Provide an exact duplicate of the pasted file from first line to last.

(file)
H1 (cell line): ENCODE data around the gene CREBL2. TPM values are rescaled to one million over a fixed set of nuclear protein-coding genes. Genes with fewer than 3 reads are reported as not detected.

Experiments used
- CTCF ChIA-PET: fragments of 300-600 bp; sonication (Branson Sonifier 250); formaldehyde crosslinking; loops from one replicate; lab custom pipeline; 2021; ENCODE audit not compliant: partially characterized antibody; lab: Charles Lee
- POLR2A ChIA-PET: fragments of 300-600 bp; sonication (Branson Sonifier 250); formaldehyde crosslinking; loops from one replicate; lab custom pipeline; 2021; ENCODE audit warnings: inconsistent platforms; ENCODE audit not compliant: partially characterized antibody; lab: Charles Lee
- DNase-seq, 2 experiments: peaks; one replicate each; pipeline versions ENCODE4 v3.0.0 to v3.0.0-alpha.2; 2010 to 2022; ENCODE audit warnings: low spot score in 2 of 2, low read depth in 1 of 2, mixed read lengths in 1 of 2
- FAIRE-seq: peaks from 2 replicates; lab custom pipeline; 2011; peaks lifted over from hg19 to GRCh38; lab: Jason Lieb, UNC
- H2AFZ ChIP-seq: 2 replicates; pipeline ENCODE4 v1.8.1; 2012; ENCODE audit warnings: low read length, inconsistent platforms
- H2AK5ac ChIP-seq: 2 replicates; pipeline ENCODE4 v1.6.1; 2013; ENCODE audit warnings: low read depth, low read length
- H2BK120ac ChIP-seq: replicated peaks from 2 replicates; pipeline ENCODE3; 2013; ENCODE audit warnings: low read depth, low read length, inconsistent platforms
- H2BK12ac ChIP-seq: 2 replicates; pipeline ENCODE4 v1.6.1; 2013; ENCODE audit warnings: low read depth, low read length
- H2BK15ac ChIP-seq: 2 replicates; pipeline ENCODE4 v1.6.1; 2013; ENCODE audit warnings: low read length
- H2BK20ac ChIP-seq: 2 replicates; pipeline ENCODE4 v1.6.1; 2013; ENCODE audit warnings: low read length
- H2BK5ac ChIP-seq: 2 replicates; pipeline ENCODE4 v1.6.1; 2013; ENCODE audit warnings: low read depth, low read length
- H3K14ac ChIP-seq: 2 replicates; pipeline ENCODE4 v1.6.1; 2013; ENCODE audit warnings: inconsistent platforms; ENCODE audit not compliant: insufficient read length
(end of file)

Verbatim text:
H1 (cell line): ENCODE data around the gene CREBL2. TPM values are rescaled to one million over a fixed set of nuclear protein-coding genes. Genes with fewer than 3 reads are reported as not detected.

Experiments used
- CTCF ChIA-PET: fragments of 300-600 bp; sonication (Branson Sonifier 250); formaldehyde crosslinking; loops from one replicate; lab custom pipeline; 2021; ENCODE audit not compliant: partially characterized antibody; lab: Charles Lee
- POLR2A ChIA-PET: fragments of 300-600 bp; sonication (Branson Sonifier 250); formaldehyde crosslinking; loops from one replicate; lab custom pipeline; 2021; ENCODE audit warnings: inconsistent platforms; ENCODE audit not compliant: partially characterized antibody; lab: Charles Lee
- DNase-seq, 2 experiments: peaks; one replicate each; pipeline versions ENCODE4 v3.0.0 to v3.0.0-alpha.2; 2010 to 2022; ENCODE audit warnings: low spot score in 2 of 2, low read depth in 1 of 2, mixed read lengths in 1 of 2
- FAIRE-seq: peaks from 2 replicates; lab custom pipeline; 2011; peaks lifted over from hg19 to GRCh38; lab: Jason Lieb, UNC
- H2AFZ ChIP-seq: 2 replicates; pipeline ENCODE4 v1.8.1; 2012; ENCODE audit warnings: low read length, inconsistent platforms
- H2AK5ac ChIP-seq: 2 replicates; pipeline ENCODE4 v1.6.1; 2013; ENCODE audit warnings: low read depth, low read length
- H2BK120ac ChIP-seq: replicated peaks from 2 replicates; pipeline ENCODE3; 2013; ENCODE audit warnings: low read depth, low read length, inconsistent platforms
- H2BK12ac ChIP-seq: 2 replicates; pipeline ENCODE4 v1.6.1; 2013; ENCODE audit warnings: low read depth, low read length
- H2BK15ac ChIP-seq: 2 replicates; pipeline ENCODE4 v1.6.1; 2013; ENCODE audit warnings: low read length
- H2BK20ac ChIP-seq: 2 replicates; pipeline ENCODE4 v1.6.1; 2013; ENCODE audit warnings: low read length
- H2BK5ac ChIP-seq: 2 replicates; pipeline ENCODE4 v1.6.1; 2013; ENCODE audit warnings: low read depth, low read length
- H3K14ac ChIP-seq: 2 replicates; pipeline ENCODE4 v1.6.1; 2013; ENCODE audit warnings: inconsistent platforms; ENCODE audit not compliant: insufficient read length